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Estuaries are of high socioeconomic importance with 22 of the 32 largest cities in the world located on river estuaries. Estuaries bring together fluxes of fresh and saline water, as well as fluvial and marine sediments, and contain high biological diversity. Increasingly sophisticated field observation technology and numerical modeling have produced significant advances in our understanding of the physical properties of estuaries over the last decade.
Contemporary Issues in Estuarine Physics introduces a classification for estuaries before presenting the basic physics and hydrodynamics of estuarine circulation and the various factors that modify it in time and space. It then covers special topics at the forefront of research such as turbulence, fronts in estuaries and continental shelves, low inflow estuaries, and implications of estuarine transport for water quality.
List of contributors
1. Definition and classification of estuaries A. Valle-Levinson
2. Estuarine salinity structure and circulation W. R. Geyer
3. Barotropic tides in channelized estuaries C. T. Friedrichs
4. Estuarine variability D. Jay
5. Estuarine secondary circulation R. J. Chant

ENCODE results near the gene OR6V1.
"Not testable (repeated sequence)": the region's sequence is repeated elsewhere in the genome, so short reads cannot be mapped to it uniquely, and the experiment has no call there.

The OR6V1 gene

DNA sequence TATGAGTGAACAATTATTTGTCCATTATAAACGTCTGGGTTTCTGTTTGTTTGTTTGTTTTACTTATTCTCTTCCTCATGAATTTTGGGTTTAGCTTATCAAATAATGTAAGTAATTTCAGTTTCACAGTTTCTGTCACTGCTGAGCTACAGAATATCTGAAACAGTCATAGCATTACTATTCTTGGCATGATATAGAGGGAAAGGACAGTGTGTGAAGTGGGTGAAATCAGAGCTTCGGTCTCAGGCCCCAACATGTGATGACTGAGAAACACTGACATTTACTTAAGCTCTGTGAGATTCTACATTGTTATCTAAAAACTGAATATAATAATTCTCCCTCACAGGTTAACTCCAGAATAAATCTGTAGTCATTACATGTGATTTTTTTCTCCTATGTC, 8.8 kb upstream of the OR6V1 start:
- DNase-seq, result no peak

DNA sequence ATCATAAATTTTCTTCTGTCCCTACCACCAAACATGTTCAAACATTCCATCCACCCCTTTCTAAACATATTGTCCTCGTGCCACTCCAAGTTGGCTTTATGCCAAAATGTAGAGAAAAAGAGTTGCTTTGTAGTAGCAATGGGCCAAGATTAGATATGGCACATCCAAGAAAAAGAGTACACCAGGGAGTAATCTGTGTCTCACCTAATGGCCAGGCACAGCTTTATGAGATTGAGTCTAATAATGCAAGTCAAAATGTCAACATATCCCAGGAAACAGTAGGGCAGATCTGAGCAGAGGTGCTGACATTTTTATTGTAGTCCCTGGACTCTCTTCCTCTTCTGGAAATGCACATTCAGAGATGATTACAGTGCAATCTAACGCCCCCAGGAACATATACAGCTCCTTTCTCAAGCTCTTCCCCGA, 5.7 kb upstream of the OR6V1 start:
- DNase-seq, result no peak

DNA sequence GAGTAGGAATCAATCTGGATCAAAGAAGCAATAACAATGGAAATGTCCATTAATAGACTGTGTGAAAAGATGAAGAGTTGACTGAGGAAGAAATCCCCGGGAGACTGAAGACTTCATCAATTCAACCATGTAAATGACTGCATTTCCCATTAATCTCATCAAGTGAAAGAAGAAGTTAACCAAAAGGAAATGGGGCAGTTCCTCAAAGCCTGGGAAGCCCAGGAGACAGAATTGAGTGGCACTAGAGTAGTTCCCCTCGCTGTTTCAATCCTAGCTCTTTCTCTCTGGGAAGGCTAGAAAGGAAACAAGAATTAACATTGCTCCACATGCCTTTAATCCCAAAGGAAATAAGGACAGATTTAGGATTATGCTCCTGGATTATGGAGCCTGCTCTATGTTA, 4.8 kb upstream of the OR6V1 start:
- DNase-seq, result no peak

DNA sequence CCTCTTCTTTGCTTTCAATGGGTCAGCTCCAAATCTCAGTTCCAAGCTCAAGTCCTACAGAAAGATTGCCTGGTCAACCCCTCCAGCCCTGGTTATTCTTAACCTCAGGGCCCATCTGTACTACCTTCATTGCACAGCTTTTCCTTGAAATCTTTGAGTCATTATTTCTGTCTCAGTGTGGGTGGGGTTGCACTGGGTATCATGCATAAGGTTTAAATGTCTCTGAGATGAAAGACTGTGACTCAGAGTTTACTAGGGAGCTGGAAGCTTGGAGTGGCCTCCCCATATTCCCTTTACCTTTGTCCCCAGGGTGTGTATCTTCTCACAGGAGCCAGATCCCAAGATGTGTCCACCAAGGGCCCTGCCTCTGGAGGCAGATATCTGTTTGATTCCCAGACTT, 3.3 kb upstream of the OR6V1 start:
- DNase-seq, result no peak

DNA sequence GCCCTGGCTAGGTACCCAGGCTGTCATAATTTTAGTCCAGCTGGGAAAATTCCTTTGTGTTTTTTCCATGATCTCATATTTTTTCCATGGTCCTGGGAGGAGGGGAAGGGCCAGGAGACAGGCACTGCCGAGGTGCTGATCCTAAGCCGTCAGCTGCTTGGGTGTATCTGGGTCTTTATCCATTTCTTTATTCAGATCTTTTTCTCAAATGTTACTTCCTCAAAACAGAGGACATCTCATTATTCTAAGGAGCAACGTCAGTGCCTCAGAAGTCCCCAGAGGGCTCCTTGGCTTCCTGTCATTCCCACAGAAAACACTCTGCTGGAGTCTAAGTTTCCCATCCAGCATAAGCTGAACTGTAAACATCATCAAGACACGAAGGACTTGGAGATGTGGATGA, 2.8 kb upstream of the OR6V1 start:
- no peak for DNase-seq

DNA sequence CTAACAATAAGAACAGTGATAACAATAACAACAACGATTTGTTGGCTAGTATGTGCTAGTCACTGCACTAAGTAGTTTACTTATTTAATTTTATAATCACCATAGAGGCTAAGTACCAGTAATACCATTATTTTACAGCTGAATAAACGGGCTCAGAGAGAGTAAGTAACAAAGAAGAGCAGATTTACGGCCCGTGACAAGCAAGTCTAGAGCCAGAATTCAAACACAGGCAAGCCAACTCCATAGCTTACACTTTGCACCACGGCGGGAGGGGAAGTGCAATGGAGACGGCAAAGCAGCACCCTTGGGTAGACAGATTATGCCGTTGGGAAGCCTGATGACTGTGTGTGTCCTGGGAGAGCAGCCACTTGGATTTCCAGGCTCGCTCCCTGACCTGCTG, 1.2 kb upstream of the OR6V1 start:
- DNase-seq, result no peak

6. Wind and tidally driven flows in a semi-enclosed basin C. Winant
7. Mixing in estuaries S. G. Monismith
8. The dynamics of estuary plumes and fronts J. O'Donnell
9. Low-inflow estuaries: hypersaline, inverse and thermal scenarios J. Largier
10. Implications of estuarine transport for water quality L. Lucas
Arnoldo Valle-Levinson received a Ph.D. from the State University of New York in 1992 before going on to work at Old Dominion University (Norfolk, Virginia). He joined the University of Florida (Gainsville) in 2005 where he is now a Professor in the Department of Civil and Coastal Engineering. His research focuses on bathymetric effects on the hydrodynamics of estuaries, fjords and coastal lagoons. Professor Valle-Levinson is the recipient of a CAREER award from the US National Science Foundation, a Fulbright Fellowship for research in Chile, and a Gledden Fellowship from the University of Western Australia. He has worked extensively in several Latin-American countries, where he also teaches courses on estuarine and coastal hydrodynamics. He is also an associate editor for the journals Continental Shelf Research and Ciencias Marinas.